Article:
Microsoft's Windows 8.1 will be offered as a free update to current Windows 8 users, but customers will also have the option of running clean installs from older versions.
Microsoft had only offered Windows 8 as "upgrade-version" software, meaning it could only be installed on PCs running a previous version of Windows.
For Windows 8.1, Microsoft will sell "full-version software" to users who want to run a clean install. Windows 7 customers will be able to upgrade using an online download, while those with a clean hard drive, Windows XP or Windows Vista will need to buy the DVD.
It appears Microsoft has reinstated the full-version option in response to complaints.
"This shift allows more flexibility for customers in specific technical scenarios and is in response to feedback we've received," said Microsoft. "It will be easier for those consumers who want to build PCs from scratch, run Windows 8.1 in virtual machine (VM) environments, or run Windows 8.1 on a second hard drive partition."
Windows 8.1 will cost the same as Windows 8 did this time last year, with US pricing starting at $119 and Windows 8.1 Pro costing $199; an extra $10 gets you Windows Media Center.
Those on Windows 8 who want to update to the professional version of the new release can buy the Windows 8.1 Pro upgrade for $100, which includes Windows Media Center and additional enterprise features.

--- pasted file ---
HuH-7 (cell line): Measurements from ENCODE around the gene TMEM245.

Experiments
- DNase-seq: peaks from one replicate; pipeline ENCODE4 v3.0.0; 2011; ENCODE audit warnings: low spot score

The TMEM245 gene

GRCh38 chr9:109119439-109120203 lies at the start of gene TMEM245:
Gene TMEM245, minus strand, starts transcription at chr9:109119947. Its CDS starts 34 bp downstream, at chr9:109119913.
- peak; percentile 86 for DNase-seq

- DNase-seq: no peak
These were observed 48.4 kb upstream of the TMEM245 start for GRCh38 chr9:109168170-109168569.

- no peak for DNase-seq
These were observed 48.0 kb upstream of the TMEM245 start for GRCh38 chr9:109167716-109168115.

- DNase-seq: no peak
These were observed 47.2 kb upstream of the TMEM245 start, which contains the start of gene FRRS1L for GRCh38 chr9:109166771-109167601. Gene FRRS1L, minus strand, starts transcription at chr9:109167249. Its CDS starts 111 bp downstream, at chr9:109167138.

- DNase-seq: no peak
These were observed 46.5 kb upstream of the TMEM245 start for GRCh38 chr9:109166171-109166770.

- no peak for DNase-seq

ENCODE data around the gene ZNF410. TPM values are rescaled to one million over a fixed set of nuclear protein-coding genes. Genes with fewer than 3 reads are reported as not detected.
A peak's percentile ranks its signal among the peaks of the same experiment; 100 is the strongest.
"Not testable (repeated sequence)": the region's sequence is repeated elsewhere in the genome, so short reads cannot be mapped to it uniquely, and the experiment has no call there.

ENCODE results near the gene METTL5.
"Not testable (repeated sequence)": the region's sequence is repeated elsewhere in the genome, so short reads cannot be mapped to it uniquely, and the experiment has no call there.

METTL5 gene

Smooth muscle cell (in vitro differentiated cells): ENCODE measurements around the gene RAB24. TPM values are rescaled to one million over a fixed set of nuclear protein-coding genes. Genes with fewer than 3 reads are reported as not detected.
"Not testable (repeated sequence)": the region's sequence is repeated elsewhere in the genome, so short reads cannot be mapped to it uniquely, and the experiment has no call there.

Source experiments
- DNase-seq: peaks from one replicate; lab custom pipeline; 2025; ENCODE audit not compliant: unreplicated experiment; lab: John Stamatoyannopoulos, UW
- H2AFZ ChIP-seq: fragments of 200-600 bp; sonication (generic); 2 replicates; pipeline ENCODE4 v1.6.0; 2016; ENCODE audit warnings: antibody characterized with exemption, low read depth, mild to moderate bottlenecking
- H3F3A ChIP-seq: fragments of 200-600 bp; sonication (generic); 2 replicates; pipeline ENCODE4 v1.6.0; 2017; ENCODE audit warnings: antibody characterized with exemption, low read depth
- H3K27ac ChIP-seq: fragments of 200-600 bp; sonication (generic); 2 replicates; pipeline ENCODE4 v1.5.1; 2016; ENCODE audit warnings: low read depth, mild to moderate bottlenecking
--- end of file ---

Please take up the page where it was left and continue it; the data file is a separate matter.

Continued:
Local Australian pricing is not been disclosed yet. Microsoft hasn't responded to a request for comment.
It wasn't immediately clear whether the full-version DVDs will be available in stores on the 17 October launch date.
Anyone using the online download to upgrade from Windows 7 will be able to keep their files in place, but not their applications. Users doing a clean install or upgrading from XP or Vista will need to back up their files as well as reinstall their apps and settings.
Windows 8.1 Enterprise available
Microsoft also announced that it's making the Enterprise RTM edition of Windows 8.1 available to TechNet and MSDN subscribers ahead of launch on 18 October. Volume Licensing customers with a Software Assurance agreement will get early access to the RTM build, since they get a TechNet subscription as part of the package.
"We encourage you to evaluate Windows 8.1 RTM bits to get a jump start on your deployment planning, using it with the new deployment tools that are already available to create a fully functional model of the deployment processes that you will use once Windows 8.1 Enterprise is generally available on 18 October," said Windows division senior director Erwin Vissen.